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Health experts worried Louisiana won't have enough monkeypox vaccines ahead of 'Gay Mardi Gras' festival
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Health experts worried Louisiana won't have enough monkeypox vaccines ahead of 'Gay Mardi Gras' festival

Southern Decadence, New Orleans’ self-proclaimed “Gay Mardi Gras,” takes place over Labor Day weekend in September. The festival had over 275,000 participants in 2019, but owing to health concerns over COVID-19, it was canceled in 2020 and all but canceled in 2021.

A spokesman for Mayor LaToya Cantrell's office praised the cancellation of several key Southern Decadence events last year: "The safety of all people should be everyone’s top priority."

This year, there is concern whether New Orleans has a sufficient number of monkeypox vaccines ahead of the festival. Shantel Hebert-Magee, regional medical director for the Louisiana Department of Health Region 1, claimed that Louisiana "has very limited allocation" of the vaccine.

Louisiana expects to receive 7,200 more doses of the vaccine ahead of Southern Decadence, but KALB indicated this won't be enough.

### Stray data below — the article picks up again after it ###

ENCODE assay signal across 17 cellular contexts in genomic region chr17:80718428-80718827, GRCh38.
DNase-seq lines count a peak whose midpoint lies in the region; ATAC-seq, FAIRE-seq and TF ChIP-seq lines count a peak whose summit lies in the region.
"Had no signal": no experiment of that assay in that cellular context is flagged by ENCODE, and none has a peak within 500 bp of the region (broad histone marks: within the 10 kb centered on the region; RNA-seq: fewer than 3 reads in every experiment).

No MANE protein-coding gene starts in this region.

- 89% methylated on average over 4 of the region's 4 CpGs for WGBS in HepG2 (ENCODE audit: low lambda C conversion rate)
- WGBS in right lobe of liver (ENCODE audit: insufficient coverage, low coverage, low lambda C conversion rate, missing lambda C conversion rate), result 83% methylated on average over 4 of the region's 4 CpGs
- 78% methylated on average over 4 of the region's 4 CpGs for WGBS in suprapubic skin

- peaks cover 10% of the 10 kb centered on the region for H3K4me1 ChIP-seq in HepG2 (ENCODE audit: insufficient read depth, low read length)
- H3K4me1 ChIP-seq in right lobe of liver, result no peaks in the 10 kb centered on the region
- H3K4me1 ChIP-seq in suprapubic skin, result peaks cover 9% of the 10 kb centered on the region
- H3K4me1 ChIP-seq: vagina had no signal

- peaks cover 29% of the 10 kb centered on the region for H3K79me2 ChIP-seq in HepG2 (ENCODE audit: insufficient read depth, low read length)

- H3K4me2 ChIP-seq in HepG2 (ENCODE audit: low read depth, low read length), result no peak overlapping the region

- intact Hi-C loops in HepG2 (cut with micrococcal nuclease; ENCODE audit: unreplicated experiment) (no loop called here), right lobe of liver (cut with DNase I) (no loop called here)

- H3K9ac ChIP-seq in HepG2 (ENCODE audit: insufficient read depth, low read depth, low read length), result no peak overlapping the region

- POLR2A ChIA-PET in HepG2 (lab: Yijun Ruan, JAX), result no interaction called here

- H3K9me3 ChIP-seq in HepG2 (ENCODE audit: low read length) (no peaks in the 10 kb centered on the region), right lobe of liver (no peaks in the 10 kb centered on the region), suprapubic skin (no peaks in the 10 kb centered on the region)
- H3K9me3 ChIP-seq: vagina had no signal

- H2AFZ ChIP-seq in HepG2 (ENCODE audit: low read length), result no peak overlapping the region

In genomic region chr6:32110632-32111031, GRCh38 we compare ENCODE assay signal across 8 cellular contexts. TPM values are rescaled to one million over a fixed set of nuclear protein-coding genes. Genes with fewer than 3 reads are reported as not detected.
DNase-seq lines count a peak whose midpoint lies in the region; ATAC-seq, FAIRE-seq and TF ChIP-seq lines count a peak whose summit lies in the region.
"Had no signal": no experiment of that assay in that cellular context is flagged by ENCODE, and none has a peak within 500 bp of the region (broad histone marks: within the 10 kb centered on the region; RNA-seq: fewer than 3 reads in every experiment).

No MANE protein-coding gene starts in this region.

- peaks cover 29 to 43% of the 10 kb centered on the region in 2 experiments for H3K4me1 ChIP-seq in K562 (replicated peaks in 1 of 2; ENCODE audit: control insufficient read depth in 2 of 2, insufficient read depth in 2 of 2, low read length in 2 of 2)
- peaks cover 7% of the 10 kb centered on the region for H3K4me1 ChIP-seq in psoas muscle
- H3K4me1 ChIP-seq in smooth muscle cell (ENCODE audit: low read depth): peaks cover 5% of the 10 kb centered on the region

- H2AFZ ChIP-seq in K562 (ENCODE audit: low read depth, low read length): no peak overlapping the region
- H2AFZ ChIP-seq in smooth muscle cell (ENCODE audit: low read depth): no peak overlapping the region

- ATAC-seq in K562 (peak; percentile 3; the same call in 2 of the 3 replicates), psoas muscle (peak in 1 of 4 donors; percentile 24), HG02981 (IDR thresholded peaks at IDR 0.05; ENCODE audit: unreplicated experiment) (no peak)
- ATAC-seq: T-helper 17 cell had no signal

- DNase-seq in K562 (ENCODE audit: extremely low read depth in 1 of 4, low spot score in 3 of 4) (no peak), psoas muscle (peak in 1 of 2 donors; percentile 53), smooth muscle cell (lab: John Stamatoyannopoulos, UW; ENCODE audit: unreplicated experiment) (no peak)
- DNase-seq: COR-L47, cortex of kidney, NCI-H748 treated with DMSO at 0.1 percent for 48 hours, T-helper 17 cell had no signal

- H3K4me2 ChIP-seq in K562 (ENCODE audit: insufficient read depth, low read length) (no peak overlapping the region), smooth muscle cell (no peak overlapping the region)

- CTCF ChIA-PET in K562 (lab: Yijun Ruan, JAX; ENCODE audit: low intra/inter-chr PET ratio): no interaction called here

The LDH identified the first case of monkeypox in a Louisiana resident on July 7. There are presently 58 infected, 42 of whom are in southeast Louisiana.

Dr. Brobson Lutz, former health director for New Orleans, told Fox 8 that the “Orleans Parish area is the epicenter for the cases in the state.” He noted that Southern Decadence, "where you've got a large number of gay men coming together, who are likely to be in close personal contact," will be the "ideal setting to transmit it," but may also be a good opportunity to "get people immunized."

Samuel Burgess, STD/HIV/hepatitis program director at LDH, said the virus disproportionately affects gay people and bisexuals. Rosamund Lewis, the World Health Organization's monkeypox expert, revealed that 99% of those infected are men and 95% are gay men.

As TheBlaze reported on July 28, the director-general of the WHO just recently recommended that "men who have sex with men" should limit sexual partners in order to reduce the spread of the virus.

Those infected with monkeypox may experience a painful rash that can look like pimples or blisters, respiratory problems, exhaustion, fever, swollen lymph nodes, and chills. Like COVID, monkeypox can be spread via respiratory droplets, through "direct contact with a rash or sores of someone who has the virus," and through "contact with clothing, bedding and other items used by a person" with the virus.

The pain is said to be "unimaginable."

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Joseph MacKinnon

Joseph MacKinnon

Joseph MacKinnon is a staff writer for Blaze News.
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